10152019What's Hot:

Paris Agreement, Vladimir Putin, LeBron James: Your Thursday Evening Briefing

(Want to get this briefing by email? Here’s the sign-up.)

Good evening. Here’s the latest.


Credit Doug Mills/The New York Times

1. “We are getting out.”

The United States, the largest carbon polluter in history, will withdraw from the Paris climate deal, President Trump announced at the White House.

Ignoring the pleas of business leaders, climate activists and members of his own staff, Mr. Trump argued that the goal of reducing carbon emissions would cost the economy too much.

Withdrawing from the accord could take up to four years, meaning a final decision could be left to voters in the next presidential election.

Here’s a look at what this means for the U.S. and how other countries will respond to the U.S. withdrawal.

{{= c_phrase }}

{{= temp }}°{{= temp_unit }} {{= c_high }}° {{= c_low }}°



Credit Pool photo by Dmitri Lovetsky

2. For the first time, President Vladimir Putin hinted at Russian involvement in last year’s cyberattacks to help the presidential campaign of Donald Trump. While he denied any state role, he said that “patriotically minded” private Russian hackers may have participated.

And in Washington, the former F.B.I. director, James Comey, will testify in Congress on June 8 about his interactions with President Trump, setting up a new test for the White House.



Credit Caitlin Ochs for The New York Times

3. This got less attention, but it could affect many Americans: The White House is set to enact a new rule that could deny birth control benefits to hundreds of thousands of women who now receive them at no cost under the Affordable Care Act.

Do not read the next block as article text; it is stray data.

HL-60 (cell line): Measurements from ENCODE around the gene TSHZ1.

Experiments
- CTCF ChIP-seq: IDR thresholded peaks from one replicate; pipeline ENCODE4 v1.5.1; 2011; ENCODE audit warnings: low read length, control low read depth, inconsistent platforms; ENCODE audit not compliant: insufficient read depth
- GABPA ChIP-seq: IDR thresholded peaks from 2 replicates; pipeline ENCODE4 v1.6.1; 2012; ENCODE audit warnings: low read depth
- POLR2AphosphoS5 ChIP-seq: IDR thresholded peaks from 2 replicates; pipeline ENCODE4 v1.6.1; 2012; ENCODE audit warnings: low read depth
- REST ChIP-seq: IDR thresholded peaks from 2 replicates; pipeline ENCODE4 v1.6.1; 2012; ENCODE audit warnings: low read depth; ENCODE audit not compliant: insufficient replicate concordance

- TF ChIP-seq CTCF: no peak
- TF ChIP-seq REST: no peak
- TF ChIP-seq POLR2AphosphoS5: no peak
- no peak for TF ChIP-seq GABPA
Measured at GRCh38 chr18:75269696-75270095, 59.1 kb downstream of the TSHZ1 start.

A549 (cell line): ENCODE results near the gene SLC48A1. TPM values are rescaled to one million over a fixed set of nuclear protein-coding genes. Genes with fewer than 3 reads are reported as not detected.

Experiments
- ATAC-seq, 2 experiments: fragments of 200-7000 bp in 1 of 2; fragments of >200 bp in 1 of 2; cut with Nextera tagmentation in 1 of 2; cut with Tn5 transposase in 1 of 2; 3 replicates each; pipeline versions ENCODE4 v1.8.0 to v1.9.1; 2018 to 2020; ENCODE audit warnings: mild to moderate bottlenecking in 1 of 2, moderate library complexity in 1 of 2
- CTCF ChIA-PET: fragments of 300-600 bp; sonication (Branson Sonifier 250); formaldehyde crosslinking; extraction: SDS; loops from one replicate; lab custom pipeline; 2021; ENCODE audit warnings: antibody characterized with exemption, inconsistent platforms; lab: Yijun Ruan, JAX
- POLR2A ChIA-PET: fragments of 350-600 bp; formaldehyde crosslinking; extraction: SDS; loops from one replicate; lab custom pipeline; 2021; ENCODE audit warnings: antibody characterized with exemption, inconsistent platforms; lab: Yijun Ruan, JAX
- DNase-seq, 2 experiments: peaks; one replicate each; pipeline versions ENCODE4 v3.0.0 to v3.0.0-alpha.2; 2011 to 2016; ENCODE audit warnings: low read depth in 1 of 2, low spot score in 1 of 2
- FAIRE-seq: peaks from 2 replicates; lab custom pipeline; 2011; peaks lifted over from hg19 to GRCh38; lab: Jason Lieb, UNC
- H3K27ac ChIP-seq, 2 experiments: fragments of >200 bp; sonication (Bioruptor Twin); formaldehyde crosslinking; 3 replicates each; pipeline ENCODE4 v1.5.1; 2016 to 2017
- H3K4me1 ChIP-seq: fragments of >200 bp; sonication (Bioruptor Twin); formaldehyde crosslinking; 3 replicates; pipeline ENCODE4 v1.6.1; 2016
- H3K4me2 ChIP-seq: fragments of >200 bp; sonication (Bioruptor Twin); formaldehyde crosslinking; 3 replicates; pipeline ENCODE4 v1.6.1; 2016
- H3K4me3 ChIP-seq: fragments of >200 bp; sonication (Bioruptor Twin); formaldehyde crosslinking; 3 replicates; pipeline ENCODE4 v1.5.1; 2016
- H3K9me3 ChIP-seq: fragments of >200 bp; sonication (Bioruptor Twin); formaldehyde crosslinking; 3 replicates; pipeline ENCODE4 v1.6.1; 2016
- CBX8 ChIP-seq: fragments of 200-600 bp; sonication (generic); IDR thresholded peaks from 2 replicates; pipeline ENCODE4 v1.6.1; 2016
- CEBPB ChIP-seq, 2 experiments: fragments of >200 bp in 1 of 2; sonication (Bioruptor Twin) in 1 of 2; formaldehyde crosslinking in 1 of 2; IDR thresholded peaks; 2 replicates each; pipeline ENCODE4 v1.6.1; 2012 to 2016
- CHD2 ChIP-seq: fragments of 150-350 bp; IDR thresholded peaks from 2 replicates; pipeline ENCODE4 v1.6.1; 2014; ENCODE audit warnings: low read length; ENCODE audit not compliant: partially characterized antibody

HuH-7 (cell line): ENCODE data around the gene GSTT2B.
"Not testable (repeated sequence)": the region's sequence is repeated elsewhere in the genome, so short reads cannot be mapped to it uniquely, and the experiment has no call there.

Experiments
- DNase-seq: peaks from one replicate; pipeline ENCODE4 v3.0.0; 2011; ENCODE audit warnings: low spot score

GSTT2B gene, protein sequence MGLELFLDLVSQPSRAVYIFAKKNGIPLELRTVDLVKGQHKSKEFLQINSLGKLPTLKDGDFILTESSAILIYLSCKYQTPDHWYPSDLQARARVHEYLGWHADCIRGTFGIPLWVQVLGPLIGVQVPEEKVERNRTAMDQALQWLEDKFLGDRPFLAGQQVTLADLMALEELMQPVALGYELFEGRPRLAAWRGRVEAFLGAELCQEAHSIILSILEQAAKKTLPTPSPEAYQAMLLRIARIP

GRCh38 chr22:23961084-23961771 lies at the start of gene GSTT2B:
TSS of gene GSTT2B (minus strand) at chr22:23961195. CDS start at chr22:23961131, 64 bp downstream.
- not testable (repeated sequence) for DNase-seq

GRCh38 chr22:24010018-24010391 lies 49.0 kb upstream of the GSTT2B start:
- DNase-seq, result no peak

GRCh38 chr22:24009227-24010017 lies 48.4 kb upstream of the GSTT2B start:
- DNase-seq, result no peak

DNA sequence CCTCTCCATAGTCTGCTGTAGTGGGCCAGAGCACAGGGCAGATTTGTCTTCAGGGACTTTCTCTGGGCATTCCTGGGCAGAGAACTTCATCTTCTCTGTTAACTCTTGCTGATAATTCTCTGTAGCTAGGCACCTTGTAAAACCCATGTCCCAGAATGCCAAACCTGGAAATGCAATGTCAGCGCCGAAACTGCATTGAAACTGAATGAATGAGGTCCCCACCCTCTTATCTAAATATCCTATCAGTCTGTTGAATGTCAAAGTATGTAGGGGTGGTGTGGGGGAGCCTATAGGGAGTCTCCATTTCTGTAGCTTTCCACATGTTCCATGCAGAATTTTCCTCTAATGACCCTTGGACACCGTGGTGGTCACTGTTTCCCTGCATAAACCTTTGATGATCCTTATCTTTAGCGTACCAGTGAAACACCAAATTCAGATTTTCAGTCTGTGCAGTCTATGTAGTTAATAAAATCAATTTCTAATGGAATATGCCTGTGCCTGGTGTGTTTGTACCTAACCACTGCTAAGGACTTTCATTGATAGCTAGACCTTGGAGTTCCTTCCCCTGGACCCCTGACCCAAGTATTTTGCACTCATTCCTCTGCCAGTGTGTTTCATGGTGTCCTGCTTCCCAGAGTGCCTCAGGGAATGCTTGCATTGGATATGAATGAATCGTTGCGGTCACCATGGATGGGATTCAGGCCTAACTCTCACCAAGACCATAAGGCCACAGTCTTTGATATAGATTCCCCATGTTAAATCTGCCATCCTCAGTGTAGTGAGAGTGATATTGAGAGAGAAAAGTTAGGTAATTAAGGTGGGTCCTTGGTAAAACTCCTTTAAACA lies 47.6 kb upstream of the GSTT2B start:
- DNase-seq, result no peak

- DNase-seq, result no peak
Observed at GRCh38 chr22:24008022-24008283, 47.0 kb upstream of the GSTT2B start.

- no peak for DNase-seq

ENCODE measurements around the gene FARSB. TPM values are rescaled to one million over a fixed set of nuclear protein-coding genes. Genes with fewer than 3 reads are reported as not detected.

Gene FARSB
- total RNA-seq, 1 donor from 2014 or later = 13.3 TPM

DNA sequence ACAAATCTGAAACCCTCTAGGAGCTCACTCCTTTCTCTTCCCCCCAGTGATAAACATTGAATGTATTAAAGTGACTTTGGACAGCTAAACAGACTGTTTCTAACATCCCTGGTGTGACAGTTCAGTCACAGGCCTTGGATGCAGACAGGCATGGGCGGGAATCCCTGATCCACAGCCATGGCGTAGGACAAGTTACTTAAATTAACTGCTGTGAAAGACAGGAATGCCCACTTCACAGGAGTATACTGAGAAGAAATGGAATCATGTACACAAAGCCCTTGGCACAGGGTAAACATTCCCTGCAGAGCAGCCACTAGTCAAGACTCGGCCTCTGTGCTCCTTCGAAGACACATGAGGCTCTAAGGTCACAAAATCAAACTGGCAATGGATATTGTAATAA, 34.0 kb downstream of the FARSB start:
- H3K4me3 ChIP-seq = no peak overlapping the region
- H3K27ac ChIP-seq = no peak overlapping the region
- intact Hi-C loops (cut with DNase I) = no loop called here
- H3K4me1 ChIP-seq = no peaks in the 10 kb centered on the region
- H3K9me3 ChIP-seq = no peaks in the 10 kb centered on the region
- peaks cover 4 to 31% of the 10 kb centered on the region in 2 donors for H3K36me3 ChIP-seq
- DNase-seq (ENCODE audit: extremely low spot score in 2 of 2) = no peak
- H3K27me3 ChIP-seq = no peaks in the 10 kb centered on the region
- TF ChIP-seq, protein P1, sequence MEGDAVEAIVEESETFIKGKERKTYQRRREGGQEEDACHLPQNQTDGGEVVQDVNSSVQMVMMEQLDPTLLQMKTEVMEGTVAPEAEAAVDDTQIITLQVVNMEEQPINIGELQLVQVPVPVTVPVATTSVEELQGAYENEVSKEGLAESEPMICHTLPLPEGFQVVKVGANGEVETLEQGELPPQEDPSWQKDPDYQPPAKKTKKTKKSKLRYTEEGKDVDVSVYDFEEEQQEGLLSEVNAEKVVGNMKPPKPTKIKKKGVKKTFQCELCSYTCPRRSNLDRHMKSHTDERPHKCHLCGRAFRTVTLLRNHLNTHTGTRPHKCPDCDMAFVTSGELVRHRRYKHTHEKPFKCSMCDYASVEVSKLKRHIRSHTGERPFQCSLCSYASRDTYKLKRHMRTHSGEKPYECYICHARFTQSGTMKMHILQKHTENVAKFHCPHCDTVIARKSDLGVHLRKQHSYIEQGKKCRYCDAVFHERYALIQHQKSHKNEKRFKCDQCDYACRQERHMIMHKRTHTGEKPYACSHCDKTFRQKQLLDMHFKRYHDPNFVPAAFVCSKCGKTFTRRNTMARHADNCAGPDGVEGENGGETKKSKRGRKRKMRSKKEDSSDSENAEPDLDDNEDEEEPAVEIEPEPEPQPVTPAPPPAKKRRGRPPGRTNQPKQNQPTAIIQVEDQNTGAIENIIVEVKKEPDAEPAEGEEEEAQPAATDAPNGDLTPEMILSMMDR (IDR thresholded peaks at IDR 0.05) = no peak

The rule expands the number of employers and insurers that could qualify for exemptions from the contraception coverage mandate by claiming a moral or religious objection, including for-profit and publicly traded corporations. Above, birth control pills on display during a sex-ed class in New York City.



Credit Eugene Garcia/European Pressphoto Agency

4. Democrats need to flip 24 seats to win the House, and they’re laying the groundwork for a big target: California’s 14 Republicans, all of whom voted to repeal the Affordable Care Act.

Anti-Trump fervor is providing a boon for Democrats. Money is pouring in from around the country to help them. Above, a protest outside the office of Representative Darrell Issa in Vista, Calif., in April.



Credit Andrew White for The New York Times

5. An aged gangster was living in obscurity in Massachusetts. Then a 25-year-old murder came back to haunt him.

Our writer Dan Barry tells the story of Ralph DeMasi, above. He is awaiting trial on charges of murdering Ed Morlock, an armored truck driver whose family still grieves his loss. Mr. Barry called it “the flip side of every colorful mob tale you’ve ever read.”



Credit Pool photo by Ron Schwane

6. For the third time in three years, the Golden State Warriors and the Cleveland Cavaliers will go at it in the N.B.A. finals, which begin tonight.